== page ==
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  • Writer's pictureNiamh O'Reilly

Welcome To Motherhood, Would You Like A Side of Guilt With That?

I hate guilt. There is nothing worse than that overriding sense of guilt that hangs on your shoulders and keeps pushing you down little by little. I really feel like as a nation we still suffer with a collective echo of ‘catholic guilt’ heaped upon us by years of oppressive reign by a church that often held more power and influence over the people than the state itself.

Even though today our country is much more open, multi-cultural and liberal, that feeling of inherent guilt still lingers in our DNA.

And as mothers, we’re saddled with even more guilty fun in the form of ‘Mum Guilt.’

It may often be used as the buzzword ‘de jour’ or to cynically hawk self-care products, but when you get past the bullshit, mum guilt is very real and has been around in some form since the dawn of time.

We simply put a label on it.

And while we might have been the generation to give it a moniker, I think it’s fair to say we’re also the generation that’s been hit by it the most.

Why? Well the reasons are clear. We are the generation of mums who’ve been told that we must do it all. We can work and still be the ever present mom, be a partner, be a go-getter, be the parent who does all the activities with their children, does the drop offs, the pickups, the playdates, the ingenious messy play ideas, the one who reads the stories at bedtime, cooks the meals, keeps up with the homework and every other little thing in between, while concurrently and seamlessly rocking it on the Workfront each and every day without a single stumble.

And if you stumble? Then you’re guilty I’m afraid. Guilty of being a bad mum. You weren’t able to keep all those plates spinning, we’re you?

We are the guilty generation, because we are bombarded by expectation. It's as though the second the baby is put up on your chest, you're slapped with a side of guilt you cannot escape.

Impossibly high standards are constantly perpetuated by a highly curated and utterly hollow, photoshopped social media feed, that is simply inescapable. Even when it’s wrapped up in ‘realness’ it’s never quite real enough to make us feel less guilty about our own supposed missteps.

Every day we scroll by posts with the perfect children, the perfect home, the perfect mother, balancing it all without breaking a sweat. Even if the savvy part of our brain knows it’s all bullshit, even if we know the perfect images we’re seeing are merely a filtered set-up that hides the real-life toddler meltdowns, tears and messy houses, we still cannot help but unconsciously compare ourselves to this image of false perfection and the guilt comes flooding in.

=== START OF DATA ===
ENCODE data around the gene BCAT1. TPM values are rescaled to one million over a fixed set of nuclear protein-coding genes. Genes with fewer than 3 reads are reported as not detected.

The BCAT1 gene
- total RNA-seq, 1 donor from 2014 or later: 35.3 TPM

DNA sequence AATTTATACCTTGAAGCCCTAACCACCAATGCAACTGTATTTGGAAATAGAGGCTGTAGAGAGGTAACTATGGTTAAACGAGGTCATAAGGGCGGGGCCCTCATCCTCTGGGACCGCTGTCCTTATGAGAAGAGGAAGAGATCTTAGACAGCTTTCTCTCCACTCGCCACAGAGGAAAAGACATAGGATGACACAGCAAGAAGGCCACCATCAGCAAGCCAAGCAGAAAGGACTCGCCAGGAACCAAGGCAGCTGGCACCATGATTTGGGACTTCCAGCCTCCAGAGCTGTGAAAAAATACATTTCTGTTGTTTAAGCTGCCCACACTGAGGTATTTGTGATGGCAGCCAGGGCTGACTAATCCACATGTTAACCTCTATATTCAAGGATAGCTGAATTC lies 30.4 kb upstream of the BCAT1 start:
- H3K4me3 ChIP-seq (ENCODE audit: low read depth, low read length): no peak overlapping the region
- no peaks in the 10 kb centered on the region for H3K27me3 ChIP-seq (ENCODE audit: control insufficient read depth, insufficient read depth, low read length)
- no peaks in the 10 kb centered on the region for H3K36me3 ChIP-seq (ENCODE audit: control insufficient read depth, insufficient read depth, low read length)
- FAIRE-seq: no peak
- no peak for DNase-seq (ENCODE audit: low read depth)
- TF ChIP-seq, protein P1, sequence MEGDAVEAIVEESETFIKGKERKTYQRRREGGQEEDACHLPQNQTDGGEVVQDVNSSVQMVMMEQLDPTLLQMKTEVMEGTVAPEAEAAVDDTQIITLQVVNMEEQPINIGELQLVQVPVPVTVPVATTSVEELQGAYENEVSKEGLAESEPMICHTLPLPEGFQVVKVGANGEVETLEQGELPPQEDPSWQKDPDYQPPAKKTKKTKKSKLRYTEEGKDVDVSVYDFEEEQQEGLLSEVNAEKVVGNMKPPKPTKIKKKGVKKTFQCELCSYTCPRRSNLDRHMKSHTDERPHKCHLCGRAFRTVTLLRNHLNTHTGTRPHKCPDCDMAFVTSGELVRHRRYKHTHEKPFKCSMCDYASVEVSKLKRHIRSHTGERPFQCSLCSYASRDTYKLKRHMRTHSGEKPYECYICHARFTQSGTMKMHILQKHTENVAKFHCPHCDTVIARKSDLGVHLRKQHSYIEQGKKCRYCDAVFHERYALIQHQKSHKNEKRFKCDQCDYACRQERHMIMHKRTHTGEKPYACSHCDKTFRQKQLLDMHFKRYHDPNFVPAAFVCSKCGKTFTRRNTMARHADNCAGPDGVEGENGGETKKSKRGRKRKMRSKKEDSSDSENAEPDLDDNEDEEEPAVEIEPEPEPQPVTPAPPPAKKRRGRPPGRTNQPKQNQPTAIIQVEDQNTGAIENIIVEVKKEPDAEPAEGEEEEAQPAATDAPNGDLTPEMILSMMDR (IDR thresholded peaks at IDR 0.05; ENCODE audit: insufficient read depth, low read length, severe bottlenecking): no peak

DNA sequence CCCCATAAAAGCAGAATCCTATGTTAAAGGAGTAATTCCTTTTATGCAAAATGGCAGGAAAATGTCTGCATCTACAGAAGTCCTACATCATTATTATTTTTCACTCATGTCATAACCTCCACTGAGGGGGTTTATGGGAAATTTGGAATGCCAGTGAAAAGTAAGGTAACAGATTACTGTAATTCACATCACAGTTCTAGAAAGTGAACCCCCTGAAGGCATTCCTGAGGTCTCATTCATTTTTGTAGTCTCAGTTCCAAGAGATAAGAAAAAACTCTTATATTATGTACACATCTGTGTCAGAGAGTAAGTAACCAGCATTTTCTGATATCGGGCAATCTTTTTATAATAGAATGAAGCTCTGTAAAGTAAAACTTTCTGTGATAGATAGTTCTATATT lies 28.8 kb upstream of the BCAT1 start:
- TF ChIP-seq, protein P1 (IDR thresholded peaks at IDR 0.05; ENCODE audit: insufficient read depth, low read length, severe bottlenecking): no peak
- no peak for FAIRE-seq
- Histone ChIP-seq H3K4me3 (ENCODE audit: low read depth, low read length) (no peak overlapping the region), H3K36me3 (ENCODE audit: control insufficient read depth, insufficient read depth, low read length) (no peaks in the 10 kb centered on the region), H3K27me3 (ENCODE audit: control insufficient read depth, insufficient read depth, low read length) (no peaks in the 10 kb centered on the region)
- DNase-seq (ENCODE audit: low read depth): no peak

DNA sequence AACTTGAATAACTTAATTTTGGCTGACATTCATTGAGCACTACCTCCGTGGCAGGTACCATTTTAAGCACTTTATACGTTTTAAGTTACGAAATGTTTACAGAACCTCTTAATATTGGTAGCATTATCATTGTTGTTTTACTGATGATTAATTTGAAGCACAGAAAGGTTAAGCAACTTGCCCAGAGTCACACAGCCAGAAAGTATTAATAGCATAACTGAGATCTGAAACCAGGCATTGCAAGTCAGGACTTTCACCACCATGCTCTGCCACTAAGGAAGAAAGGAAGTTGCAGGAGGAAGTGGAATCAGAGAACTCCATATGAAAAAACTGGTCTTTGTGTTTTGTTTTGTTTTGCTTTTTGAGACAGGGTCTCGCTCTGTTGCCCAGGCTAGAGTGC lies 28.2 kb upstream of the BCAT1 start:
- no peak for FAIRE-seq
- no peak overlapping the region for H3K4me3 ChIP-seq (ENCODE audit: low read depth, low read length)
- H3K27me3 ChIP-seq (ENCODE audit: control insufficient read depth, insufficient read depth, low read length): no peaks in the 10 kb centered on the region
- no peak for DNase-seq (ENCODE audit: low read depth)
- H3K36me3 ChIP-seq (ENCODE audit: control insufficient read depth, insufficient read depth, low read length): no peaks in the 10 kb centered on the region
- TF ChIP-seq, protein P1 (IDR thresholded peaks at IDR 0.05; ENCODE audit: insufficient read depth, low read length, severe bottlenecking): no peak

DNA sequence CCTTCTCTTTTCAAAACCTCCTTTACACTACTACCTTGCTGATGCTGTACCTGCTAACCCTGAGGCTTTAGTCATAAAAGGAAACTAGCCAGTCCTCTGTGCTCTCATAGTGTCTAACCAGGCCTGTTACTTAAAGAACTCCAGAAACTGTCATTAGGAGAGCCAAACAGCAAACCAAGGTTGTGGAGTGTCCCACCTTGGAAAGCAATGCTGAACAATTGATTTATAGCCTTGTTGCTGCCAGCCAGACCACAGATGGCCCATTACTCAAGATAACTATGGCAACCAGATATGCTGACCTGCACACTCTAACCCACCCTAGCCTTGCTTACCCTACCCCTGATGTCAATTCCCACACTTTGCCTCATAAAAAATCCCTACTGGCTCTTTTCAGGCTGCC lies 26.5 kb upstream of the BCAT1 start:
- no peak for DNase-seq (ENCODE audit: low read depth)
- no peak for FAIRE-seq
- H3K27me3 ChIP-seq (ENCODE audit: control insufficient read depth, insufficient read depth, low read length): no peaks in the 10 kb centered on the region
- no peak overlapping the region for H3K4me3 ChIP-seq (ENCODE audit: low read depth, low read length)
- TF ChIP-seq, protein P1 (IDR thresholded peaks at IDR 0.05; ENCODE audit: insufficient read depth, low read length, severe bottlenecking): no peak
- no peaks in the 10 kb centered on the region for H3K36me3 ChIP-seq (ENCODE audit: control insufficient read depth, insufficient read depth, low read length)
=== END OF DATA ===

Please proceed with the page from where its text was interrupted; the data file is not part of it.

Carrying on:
It's exhausting. I feel as though everyday I’m faced with a series of doors and each one is a choice. I try desperately to make the right one and open the right door, but no matter which door I open, what’s standing on the other side is always guilt.

I’m going to give you an example of how, no matter what way you cut it, the answer is always guilt.

I don’t really enjoy playing games on the floor with my kids. There I said it. Cue the guilt.

Now of course I do it. I do it all the fucking time. I play on the floor with them, I play trains and hot wheels and tractors and jigsaws and imaginary games involving animals, teddys, and every vehicle known to man and boy. I’ve played them so much that by now, I feel as though I’m starting to lose my marbles, so some days when my kids ask me for the millionth time to play cars with them on the floor, I make myself busier than I need to be. Cue the guilt.

Those are the days when I tell them I’ve to make the dinner or hoover the floor or clean the surfaces or just secretly scroll on my phone to avoid it. Cue that guilt.

Then there’s the days when I sit down and play trains on the floor with my kids, I go through the motions, but end up getting bored or disinterested at the incessant rules of the game, the constant bickering and the utter monotony of it being the 400th millionth time I’ve done this exact thing. Yes you guessed, cue guilt.

Some day’s I try and reason that well there are times the need to be able to play by themselves, so I hover nearby and come over now and then and chime in with things like ‘oh that’s a great track you’ve built,’ and go back to chopping carrots, but then feel bad for not sitting down and playing with them. Cue the guilt.

Then there are the days when I’ve got my laptop open on the table desperately trying to send just one work email and my child just keeps coming over and hanging out of me begging me to play. I think, it must be my fault because I’ve played too much with him and now he cannot play independently – yes… hello guilt? Party of one, your usual table is ready for you again.

Guilt, guilt, guilt, guilt. The answer is always guilt.

It’s almost impossible to get away from. It's strange because it’s very easy to tell your mum friends that they need to cut themselves some slack, but never yourself. It’s easy to see how much of a good mum your friend is who’s feeling guilty over something small you know she shouldn’t be. The truth is, until we start to apply that same kindness and logic to ourselves, we’re never going to open the door and see anything other than guilt.


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